Here it is: the DREADED synopsis. A synopsis is a one-page, single-spaced, summary of your book (beginning, middle, end). Typically written in third person, present tense. This is the C LIU rule of thumb. You’ll hear all different answers on this one. But when guidelines don’t say anything more than “synopsis,” this is my definition. NOTE: synopses should only apply to chaptered books/novels. Writing one for a PB is kind of silly.
Now let’s deconstruct this horrible document.
Points to remember:
- The synopsis should give the reader a clear idea of what happens in the story (no cliffhangers)
- It should also be INTERESTING TO READ.
- It focuses on the main characters and the driving plot. It touches on minor characters and subplots AS THEY RELATE TO THE DRIVING PLOT.
Parts of a synopsis
- Beginning – paragraph one
- Middle – paragraphs two-three-four
- End – paragraph five.
That wasn’t so hard was it? If you keep a guideline like this in your head, you won’t find yourself writing eight paragraphs to describe what happens at the beginning. You’ll know what you’re shooting for even if the final synopsis doesn’t completely follow this structure. The idea is: Write some for the beginning, some more for the middle, and less for the end. This is exactly correlated to your book, too. Isn’t it? (hopefully).
Let’s break it down.
sets up the context. The reader should have some idea of who the main character(s) is, how old he/she might be, the setting (if it’s important), and the “event” or “circumstances” that led you to start the book there.
NOTE: PARDON the ridiculous example. This is totally off the cuff. I NEED COFFEE NOW.
- Paragraph 1: Ten-year-old Cynthea Liu wonders what’s behind a mysterious door in her house. Her mother warns her not to go inside. Then she couples the admonishment with a strange statement–“a bad bunny loves sports cars. Remember that, Cynthea.” Despite mom’s odd words, Cynthea can’t resist. She steals the sacred key from her mother’s purse and opens the door.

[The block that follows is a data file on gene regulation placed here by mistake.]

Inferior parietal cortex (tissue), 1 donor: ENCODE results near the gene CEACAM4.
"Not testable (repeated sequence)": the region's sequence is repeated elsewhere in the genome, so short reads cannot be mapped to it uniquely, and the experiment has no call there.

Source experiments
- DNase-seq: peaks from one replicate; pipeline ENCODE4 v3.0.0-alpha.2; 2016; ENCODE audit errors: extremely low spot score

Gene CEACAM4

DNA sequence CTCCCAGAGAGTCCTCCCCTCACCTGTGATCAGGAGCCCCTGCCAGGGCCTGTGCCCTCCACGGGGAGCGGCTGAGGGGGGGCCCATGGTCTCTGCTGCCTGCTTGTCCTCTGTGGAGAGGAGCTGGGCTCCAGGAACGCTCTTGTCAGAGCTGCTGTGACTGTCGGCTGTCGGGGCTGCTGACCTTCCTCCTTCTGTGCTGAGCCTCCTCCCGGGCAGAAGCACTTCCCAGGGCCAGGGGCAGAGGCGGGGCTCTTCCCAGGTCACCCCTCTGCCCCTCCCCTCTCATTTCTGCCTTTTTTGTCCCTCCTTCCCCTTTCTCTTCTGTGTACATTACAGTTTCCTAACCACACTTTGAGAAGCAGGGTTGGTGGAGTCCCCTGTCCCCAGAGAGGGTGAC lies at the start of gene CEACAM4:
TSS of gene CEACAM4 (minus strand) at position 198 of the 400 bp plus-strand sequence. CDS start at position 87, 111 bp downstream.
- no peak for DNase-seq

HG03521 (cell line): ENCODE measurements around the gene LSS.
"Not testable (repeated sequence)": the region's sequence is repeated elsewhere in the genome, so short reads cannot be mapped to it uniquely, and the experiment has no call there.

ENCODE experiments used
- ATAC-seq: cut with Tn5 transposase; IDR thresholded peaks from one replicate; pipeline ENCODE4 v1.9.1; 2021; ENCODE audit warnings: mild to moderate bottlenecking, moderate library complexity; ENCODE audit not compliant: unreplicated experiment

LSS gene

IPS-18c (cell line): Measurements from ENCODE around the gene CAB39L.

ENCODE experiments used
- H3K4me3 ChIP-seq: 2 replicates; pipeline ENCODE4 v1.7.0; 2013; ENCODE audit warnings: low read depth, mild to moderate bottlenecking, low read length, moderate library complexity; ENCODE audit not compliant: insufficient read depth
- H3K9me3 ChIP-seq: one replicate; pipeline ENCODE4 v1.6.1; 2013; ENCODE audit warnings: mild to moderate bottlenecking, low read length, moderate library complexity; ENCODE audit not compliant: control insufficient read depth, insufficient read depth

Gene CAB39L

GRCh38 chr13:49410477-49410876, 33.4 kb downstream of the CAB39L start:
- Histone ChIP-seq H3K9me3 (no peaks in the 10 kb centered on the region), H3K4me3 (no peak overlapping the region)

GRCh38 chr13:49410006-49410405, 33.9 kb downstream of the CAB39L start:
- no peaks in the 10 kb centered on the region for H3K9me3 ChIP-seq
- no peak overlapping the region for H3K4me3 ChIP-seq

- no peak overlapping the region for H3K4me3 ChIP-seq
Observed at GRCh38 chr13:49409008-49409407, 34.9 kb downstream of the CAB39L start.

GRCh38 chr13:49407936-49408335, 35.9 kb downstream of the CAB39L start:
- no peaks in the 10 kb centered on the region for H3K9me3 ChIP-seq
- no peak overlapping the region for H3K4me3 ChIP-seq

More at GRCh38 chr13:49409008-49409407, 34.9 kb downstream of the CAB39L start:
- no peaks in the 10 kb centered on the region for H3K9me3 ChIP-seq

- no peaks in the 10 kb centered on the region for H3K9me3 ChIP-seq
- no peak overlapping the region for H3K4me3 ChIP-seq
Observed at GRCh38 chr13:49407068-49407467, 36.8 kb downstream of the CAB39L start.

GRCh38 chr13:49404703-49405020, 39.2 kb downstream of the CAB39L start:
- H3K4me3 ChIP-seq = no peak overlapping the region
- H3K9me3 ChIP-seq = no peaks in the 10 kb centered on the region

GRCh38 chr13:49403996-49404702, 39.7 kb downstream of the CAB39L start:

describes chain of events leading to the climax. You will be writing around three paragraphs. You might organize the paragraphs according to character’s obstacles–say, if you’ve put your MC through a set of three terrible things. Or by season, if your book happens over summer, winter, and fall. Or progression of the struggle, like my example. Find a way to divide the middle of your book into workable parts to summarize.
- Paragraph 2 (the start of her problems): Cynthea is greeted with darkness, a tunnel that winds down, down, down to a series of caverns. She discovers she has found the Bun-derworld, a kingdom whose rabbit inhabitants are elated by Cynthea’s arrival. Cynthea is astounded by their graciousness. SHE LOVES BUNNIES… BLAH BLAH BLAH….more things that lead to this…
- Paragraph 3 (problems grow): When Cynthea is crowned Princess of the Bun-derworld, she realizes Snoop, the King, won’t let her return home. He swipes the sacred key from her and swallows it. Then Cynthea learns he has a bad-bunny agenda ……….BLAH BLAH BLAH BLAH…
- Paragraph 4 (problems at their height): Cynthea tries X. Y. And Z to find a way home. But everything fails. It isn’t until D, that she realizes the key is still retrievable. It’s in Snoop’s litter bin!
describes the climax and then the resolution. How it ends. If possible, show the story comes full circle.
- Paragraph 5. But Snoop is on to Cynthea. He won’t let her have it back UNLESS she solves an ancient riddle–a riddle Cynthea’s mother had solved before. Cynthea recalls her mom’s warnings– “A bad bunny loves sports cars.” Cynthea is right! She is given the key and returns home. She finds her mother in the kitchen, going through her purse–“Have you seen my sacred key?” Cynthea returns it. She’ll never open that door again.
I’m now going to refer you to a place where you’ll see REAL examples of synopses. After you read a thousand of them, you’ll understand what’s a good synopsis and what’s a bad one.
If you’re taking the crash course, return to step seven – send out your work.